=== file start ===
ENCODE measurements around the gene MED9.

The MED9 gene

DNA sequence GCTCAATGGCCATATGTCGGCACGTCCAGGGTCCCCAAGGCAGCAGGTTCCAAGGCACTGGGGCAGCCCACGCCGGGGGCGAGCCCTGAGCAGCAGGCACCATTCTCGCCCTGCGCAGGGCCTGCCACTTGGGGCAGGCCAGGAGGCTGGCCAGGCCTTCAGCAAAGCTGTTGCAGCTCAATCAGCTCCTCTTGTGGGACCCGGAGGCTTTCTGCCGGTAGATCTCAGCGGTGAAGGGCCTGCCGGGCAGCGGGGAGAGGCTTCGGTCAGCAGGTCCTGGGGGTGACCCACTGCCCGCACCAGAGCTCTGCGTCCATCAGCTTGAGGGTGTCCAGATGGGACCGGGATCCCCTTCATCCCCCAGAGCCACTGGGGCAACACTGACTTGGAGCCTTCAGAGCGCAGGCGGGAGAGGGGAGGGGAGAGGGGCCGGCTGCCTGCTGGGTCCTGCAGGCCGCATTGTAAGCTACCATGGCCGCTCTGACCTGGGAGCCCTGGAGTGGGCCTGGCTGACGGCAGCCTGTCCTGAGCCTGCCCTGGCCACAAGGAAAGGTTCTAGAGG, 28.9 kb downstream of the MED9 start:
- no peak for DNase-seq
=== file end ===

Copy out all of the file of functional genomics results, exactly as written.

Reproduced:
ENCODE measurements around the gene MED9.

The MED9 gene

DNA sequence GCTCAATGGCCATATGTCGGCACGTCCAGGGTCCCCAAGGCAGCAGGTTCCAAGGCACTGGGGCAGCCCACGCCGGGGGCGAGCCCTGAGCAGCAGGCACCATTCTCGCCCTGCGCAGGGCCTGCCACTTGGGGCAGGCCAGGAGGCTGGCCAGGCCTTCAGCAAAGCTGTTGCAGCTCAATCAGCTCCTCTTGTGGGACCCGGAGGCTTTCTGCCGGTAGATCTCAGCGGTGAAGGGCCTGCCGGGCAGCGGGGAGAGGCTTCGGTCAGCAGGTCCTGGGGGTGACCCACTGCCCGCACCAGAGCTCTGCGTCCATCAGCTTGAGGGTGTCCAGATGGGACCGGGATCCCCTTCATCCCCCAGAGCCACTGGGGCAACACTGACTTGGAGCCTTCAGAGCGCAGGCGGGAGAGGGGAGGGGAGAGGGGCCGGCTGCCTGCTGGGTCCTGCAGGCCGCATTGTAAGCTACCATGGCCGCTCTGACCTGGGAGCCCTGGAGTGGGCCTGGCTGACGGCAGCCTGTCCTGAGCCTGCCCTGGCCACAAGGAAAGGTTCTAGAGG, 28.9 kb downstream of the MED9 start:
- no peak for DNase-seq